Pace is combining its digital know-how with in-person art viewing to engage the global audience through a unique hybrid experience. “For example, we will present an expanded ‘booth’ online at to accompany what we show at the fair, giving us space and freedom to provide additional context for the works on view.

“And alongside the show by Adam Pendleton and David Adjaye’s at H Queen’s, we have produced a beautiful film focused on the production of the works and featuring both artists in conversation, which we hope will open up a dialogue on the exhibition for those unable to attend in person,” says Redgrift.

The art fair’s sectors are divided as follows:

An Andy Warhol piece from 1978; synthetic polymer and silkscreen inks on canvas. Photo: Andy Warhol


As the main sector of Art Basel, the show features 86 leading galleries from around the world, with solo presentations throughout the fair. Some examples are: Take Ninagawa’s solo exhibition by Danh Vo, which involves an updated installation he contributed to the main exhibition of the Venice Biennale in 2019, including a new installation produced in Hong Kong.

Renowned gallery Lehmann Maupin is showcasing a selection of new and signature works by South Korean artist Lee Bul, whose work was included in the 2021 Gwangju Biennale, alongside a single painting from McArthur Binion’s Modern: Ancient: Brown collection (2021), on view for the first time at the fair.

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New paintings from Ashley Bickerton’s celebrated Flotsam series, a selection of works by Lari Pittman ahead of the artist’s major travelling exhibition, and signature works by Helen Pashgian will also be presented. 

Ora-Ora is featuring the Mask Series by Zhang Yanzi. Born from her lockdown experience in New York, the works draw on diary entries and personal experiences. The gallery will also launch its first NFT works, to be presented at their booth, created by leading Chinese contemporary artists Peng Jian and Cindy Ng.

Clearing (Brussels) is presenting a solo show by Belgian artist Harold Ancart, whose work is becoming increasingly popular among collectors in Asia. 

Heeseung Chung’s Untitled #01, from the series Rose is a Rose is a Rose (2016). Photo: Gallery Baton


This sector features galleries that exhibit new works specifically created for the fair by emerging artists. Representing Hong Kong-born artist and 2020 BMW Journey winner, Leelee Chan and her new body of work is Capsule Shanghai. This large-scale sculpture is made of stacked, pre-used plastic pallets and scavenged tennis court asphalt pieces sourced in Hong Kong.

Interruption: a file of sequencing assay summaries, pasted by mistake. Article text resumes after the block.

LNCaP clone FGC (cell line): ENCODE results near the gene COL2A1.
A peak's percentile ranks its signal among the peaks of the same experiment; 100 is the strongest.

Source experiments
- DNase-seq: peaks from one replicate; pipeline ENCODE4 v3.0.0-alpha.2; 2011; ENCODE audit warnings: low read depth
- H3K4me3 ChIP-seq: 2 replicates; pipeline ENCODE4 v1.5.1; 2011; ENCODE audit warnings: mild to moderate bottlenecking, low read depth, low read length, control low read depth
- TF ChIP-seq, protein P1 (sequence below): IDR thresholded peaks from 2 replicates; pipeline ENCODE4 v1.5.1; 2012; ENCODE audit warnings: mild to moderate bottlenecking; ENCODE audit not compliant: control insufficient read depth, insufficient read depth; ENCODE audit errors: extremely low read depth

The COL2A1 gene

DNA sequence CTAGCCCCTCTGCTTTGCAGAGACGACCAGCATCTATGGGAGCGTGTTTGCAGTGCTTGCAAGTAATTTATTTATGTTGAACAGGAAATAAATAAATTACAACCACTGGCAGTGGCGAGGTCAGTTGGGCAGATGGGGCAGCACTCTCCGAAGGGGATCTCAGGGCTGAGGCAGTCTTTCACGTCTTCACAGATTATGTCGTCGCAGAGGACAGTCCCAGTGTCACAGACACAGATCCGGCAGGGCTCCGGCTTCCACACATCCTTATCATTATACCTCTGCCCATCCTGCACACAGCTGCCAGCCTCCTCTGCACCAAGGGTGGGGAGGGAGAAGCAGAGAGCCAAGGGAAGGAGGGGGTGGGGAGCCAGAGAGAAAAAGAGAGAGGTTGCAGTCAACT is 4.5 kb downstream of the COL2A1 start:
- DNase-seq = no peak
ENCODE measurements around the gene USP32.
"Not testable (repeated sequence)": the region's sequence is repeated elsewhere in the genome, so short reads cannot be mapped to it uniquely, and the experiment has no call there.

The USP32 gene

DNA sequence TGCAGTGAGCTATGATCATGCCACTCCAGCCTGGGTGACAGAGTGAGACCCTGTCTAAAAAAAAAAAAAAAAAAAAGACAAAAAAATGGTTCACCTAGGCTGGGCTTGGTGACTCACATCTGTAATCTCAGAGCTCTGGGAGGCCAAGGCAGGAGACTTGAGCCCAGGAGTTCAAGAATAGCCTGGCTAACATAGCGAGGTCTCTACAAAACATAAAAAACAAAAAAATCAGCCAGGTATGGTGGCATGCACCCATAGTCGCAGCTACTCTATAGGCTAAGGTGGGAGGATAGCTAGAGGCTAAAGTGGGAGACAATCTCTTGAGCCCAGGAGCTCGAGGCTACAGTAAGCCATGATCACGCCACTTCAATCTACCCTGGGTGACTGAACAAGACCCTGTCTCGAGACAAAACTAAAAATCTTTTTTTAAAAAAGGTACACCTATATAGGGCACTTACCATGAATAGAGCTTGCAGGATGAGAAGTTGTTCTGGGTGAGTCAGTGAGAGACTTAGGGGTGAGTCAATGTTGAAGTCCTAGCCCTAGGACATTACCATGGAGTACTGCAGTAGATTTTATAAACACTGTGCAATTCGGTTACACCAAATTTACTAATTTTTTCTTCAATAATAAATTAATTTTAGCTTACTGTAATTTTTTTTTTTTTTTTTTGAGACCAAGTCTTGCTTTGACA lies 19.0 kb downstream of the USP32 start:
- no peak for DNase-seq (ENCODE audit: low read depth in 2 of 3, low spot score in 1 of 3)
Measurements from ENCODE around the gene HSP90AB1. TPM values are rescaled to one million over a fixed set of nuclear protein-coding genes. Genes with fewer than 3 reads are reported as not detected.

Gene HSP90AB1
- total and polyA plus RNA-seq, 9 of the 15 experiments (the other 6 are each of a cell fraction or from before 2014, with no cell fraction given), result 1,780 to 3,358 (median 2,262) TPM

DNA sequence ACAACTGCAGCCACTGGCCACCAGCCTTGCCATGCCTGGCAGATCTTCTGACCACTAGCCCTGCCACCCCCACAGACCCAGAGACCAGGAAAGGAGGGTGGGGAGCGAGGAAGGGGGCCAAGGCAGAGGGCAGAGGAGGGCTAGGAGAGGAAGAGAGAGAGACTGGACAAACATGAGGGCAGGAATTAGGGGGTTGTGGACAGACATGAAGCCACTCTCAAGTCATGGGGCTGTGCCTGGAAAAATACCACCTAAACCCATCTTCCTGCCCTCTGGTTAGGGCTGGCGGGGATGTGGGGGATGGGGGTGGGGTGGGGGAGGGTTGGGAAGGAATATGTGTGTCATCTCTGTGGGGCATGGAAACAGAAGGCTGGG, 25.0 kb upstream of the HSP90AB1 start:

A timely representation of current trends, Anat Ebgi is presenting a solo booth of new works by Greg Ito that reflect the cultural shifts as a result of Covid-19 lockdown and the Black Lives Matter protests. 


Those interested in Asian art history have to stop by this sector which showcases a wide range of curated projects from the 1900s to present day by artists from Asia and the Asia-Pacific region. It features 10 exhibitors including the Asia Art Centre, founded in 1982 by Thomas Duen Lang Lee in Taipei, Taiwan.

Other interesting highlights include a series of new works by Korean photographer Heeseung Chung at Gallery Baton; Leo Gallery’s presentation with Lin Yan, whose work interprets ink and Chinese rice paper in a contemporary way; and first-time participant Shibunkaku, showing post-war Japanese artist Morita Shiry, a pivotal figure in contemporary calligraphy in Asia; and Axel Vervoordt Gallery’s presentation of Encounter – A Mirror Woman by Korean artist Kimsooja. 


All public tickets to Art Basel Hong Kong 2021 are now sold out. Visitors must use the LeaveHomeSafe app or fill out an electronic registration form to record details of attendance.


Private view (by invitation only) 

May 19-20, 2pm-8pm 

May 21, 2pm-4pm 

May 22-23, noon-2pm 


May 21, 4pm-9pm 

Show hours 

May 22-23, 2pm-8pm

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Art Basel
  • After the cancellation of 2020’s event, Art Basel is back with 104 exhibitors from 23 countries converging on Hong Kong Exhibition Centre this weekend
  • Highlights include Danh Vo’s solo exhibition and Zhang Yanzi’s Mask Series; meanwhile the online Art Basel Live runs in parallel to the physical show